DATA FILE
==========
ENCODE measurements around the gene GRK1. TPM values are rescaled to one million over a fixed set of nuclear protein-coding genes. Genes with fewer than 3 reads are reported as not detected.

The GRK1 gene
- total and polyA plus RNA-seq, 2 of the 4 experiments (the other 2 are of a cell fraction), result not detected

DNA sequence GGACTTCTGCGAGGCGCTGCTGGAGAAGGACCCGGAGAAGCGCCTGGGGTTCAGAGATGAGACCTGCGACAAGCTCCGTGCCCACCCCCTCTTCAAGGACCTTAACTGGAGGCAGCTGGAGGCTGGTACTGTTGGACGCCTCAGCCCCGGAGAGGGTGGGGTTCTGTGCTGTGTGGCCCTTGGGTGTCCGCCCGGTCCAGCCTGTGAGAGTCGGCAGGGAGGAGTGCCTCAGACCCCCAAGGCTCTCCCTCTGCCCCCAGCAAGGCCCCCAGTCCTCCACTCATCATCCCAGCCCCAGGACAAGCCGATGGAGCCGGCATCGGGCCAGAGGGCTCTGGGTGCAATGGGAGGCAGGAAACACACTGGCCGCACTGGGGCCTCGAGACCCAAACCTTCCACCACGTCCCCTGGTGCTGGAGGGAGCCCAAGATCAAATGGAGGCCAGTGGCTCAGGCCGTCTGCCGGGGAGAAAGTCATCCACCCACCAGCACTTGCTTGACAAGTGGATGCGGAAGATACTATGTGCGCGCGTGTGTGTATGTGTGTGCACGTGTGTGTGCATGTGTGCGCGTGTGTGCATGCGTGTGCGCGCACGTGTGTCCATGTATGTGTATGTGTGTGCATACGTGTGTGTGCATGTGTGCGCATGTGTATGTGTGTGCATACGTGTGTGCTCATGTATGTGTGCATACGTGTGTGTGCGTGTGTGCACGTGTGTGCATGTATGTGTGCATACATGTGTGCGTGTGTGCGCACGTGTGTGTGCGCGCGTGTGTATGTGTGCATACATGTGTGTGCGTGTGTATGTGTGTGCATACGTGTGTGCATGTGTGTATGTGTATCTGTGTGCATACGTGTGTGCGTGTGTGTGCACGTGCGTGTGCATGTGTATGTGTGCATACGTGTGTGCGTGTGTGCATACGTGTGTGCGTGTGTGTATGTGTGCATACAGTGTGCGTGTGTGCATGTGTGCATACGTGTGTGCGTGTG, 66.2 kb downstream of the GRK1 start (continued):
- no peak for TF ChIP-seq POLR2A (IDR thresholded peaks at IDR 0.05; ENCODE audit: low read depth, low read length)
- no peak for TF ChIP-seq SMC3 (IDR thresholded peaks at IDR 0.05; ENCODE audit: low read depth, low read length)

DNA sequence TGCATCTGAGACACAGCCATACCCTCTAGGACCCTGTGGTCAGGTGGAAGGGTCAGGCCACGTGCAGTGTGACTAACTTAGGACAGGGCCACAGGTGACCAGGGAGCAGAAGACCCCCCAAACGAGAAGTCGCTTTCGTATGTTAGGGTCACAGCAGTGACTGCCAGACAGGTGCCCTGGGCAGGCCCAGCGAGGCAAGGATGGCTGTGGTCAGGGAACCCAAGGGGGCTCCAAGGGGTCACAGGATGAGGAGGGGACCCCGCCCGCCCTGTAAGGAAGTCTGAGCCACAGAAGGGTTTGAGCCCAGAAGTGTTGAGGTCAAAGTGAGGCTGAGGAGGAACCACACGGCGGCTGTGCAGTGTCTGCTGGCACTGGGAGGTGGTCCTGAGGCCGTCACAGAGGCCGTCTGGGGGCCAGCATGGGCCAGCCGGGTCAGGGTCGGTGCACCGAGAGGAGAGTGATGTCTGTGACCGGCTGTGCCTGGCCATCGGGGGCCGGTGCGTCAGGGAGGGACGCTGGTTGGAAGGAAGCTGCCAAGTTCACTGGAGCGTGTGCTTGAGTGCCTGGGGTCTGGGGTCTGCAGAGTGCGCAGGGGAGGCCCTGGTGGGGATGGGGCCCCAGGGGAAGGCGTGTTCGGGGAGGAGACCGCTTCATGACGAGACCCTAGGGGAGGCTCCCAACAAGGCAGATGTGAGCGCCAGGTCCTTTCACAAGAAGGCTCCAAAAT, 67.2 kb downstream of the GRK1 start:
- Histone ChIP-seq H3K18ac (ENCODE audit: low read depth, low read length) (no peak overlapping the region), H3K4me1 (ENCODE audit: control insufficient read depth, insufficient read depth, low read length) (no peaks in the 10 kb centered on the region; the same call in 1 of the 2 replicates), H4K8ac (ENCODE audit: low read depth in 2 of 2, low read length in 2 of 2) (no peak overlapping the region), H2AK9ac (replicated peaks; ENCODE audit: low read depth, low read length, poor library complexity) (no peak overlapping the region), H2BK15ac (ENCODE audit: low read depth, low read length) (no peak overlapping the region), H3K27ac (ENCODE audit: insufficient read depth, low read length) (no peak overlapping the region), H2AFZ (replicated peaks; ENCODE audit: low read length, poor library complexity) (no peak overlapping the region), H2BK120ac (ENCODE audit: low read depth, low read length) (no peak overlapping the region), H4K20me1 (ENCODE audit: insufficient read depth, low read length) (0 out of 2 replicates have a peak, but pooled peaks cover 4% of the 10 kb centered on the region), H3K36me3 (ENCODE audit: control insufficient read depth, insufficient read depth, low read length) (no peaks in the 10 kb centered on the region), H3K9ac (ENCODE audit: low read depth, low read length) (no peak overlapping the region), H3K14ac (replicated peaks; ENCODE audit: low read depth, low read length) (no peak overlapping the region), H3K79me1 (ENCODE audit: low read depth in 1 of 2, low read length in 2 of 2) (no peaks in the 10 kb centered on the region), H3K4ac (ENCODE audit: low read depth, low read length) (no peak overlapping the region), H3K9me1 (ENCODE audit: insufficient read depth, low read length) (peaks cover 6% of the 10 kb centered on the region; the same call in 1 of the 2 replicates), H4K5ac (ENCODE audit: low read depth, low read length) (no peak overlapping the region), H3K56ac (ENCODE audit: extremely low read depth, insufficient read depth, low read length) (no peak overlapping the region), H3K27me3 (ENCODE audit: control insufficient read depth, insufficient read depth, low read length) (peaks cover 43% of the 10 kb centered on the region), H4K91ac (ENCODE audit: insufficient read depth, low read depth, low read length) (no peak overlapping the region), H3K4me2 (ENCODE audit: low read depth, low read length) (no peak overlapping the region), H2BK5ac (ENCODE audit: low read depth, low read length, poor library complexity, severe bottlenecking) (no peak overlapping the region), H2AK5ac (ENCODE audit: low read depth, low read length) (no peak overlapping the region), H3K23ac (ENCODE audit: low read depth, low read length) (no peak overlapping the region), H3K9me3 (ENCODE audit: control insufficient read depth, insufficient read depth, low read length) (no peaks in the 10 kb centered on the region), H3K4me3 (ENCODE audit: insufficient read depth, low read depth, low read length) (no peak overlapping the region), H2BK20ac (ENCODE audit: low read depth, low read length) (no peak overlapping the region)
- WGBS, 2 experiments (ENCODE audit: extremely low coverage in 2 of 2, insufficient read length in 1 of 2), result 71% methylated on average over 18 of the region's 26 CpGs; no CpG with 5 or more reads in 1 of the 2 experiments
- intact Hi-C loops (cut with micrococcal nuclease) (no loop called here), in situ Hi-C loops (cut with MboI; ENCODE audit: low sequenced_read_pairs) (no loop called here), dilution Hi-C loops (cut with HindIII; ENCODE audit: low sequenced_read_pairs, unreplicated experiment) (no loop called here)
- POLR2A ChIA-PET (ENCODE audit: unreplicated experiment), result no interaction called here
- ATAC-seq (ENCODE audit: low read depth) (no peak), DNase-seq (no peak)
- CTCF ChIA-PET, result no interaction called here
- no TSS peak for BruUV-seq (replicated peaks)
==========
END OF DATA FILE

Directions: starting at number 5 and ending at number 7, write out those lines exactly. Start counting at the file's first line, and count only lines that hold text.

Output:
- no peak for TF ChIP-seq POLR2A (IDR thresholded peaks at IDR 0.05; ENCODE audit: low read depth, low read length)
- no peak for TF ChIP-seq SMC3 (IDR thresholded peaks at IDR 0.05; ENCODE audit: low read depth, low read length)

DNA sequence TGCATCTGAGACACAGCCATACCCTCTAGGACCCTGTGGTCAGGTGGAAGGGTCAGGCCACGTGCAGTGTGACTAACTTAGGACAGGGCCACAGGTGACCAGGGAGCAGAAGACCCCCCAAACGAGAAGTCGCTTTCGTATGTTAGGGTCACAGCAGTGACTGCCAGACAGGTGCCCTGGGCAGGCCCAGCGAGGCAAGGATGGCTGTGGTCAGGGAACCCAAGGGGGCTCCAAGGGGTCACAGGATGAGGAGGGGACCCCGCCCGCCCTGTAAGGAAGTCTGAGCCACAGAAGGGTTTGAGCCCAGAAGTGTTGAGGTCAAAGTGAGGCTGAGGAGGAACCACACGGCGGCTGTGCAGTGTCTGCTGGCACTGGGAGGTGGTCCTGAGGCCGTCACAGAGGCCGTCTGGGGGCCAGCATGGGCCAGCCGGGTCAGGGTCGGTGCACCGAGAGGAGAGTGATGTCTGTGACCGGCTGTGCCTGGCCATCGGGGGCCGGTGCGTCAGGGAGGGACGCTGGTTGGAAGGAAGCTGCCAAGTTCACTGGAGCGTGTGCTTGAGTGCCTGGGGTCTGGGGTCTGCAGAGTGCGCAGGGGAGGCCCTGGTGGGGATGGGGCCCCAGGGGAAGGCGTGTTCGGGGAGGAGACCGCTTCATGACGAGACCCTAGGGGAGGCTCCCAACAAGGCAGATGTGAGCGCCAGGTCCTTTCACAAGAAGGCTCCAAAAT, 67.2 kb downstream of the GRK1 start: